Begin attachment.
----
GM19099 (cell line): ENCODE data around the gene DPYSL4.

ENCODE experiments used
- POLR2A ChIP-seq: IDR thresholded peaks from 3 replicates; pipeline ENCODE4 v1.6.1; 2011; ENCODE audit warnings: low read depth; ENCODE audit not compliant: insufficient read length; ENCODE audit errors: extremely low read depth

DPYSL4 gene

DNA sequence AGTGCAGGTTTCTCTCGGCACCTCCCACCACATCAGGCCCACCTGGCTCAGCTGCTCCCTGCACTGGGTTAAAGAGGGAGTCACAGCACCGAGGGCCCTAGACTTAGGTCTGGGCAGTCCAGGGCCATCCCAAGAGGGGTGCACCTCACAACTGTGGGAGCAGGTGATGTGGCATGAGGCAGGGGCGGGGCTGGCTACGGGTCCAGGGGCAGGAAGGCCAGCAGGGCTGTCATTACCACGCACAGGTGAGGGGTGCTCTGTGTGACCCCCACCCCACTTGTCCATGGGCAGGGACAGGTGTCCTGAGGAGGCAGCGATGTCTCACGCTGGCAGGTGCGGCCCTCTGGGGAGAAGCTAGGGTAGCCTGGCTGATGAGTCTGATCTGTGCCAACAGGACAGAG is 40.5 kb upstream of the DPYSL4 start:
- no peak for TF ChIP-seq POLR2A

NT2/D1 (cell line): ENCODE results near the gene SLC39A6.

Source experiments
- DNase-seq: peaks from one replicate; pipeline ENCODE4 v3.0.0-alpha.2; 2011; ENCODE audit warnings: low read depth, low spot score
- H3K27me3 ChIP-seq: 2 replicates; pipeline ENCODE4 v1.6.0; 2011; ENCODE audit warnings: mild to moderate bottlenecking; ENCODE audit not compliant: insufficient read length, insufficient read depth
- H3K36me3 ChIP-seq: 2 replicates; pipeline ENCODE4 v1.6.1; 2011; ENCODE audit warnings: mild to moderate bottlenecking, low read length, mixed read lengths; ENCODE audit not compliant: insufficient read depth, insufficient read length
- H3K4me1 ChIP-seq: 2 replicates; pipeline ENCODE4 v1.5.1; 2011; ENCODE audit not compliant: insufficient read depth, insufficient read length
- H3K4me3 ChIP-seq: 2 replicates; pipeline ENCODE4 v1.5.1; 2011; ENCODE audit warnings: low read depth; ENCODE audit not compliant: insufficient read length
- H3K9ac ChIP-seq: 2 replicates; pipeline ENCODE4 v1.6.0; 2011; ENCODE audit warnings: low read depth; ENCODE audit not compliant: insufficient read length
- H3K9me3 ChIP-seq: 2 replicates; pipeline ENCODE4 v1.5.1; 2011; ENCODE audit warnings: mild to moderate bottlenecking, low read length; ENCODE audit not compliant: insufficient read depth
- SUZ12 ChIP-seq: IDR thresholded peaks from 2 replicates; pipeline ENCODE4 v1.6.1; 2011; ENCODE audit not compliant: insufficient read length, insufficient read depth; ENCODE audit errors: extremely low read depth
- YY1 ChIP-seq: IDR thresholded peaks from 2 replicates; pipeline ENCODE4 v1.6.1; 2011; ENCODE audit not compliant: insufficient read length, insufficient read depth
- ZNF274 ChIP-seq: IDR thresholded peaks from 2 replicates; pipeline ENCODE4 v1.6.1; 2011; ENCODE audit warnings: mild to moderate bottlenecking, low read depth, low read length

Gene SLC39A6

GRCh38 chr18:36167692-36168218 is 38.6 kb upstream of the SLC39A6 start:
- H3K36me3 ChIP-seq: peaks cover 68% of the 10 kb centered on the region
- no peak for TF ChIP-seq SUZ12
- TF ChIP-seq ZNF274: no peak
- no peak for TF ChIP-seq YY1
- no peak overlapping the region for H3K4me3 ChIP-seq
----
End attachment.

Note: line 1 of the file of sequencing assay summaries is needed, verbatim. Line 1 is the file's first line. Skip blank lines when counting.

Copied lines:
GM19099 (cell line): ENCODE data around the gene DPYSL4.